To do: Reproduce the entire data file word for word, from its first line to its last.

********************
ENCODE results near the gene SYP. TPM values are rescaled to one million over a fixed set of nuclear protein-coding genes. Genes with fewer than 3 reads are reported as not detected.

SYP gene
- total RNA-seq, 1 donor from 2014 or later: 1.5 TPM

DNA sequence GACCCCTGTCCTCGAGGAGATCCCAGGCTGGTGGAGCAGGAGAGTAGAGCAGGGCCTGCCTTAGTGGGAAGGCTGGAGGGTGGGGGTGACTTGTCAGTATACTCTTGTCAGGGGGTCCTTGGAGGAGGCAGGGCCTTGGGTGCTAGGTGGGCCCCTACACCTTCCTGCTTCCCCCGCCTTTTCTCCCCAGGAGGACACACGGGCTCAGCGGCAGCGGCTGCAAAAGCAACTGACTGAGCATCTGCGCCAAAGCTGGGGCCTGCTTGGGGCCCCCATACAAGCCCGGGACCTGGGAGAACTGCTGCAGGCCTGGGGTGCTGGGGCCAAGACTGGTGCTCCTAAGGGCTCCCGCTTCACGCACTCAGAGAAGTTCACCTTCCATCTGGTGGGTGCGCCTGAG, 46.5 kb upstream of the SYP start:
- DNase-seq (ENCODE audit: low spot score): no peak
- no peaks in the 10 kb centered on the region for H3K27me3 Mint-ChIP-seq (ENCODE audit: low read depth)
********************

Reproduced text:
ENCODE results near the gene SYP. TPM values are rescaled to one million over a fixed set of nuclear protein-coding genes. Genes with fewer than 3 reads are reported as not detected.

SYP gene
- total RNA-seq, 1 donor from 2014 or later: 1.5 TPM

DNA sequence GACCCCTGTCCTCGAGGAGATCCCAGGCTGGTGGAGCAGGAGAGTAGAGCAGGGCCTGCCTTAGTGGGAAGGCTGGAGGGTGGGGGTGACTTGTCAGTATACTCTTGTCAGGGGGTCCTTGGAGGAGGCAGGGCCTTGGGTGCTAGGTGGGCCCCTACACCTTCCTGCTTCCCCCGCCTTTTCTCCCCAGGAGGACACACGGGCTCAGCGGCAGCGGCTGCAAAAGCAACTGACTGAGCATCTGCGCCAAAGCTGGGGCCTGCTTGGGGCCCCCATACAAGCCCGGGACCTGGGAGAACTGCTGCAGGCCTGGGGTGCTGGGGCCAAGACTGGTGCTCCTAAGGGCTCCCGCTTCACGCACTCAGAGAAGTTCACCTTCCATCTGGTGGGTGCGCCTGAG, 46.5 kb upstream of the SYP start:
- DNase-seq (ENCODE audit: low spot score): no peak
- no peaks in the 10 kb centered on the region for H3K27me3 Mint-ChIP-seq (ENCODE audit: low read depth)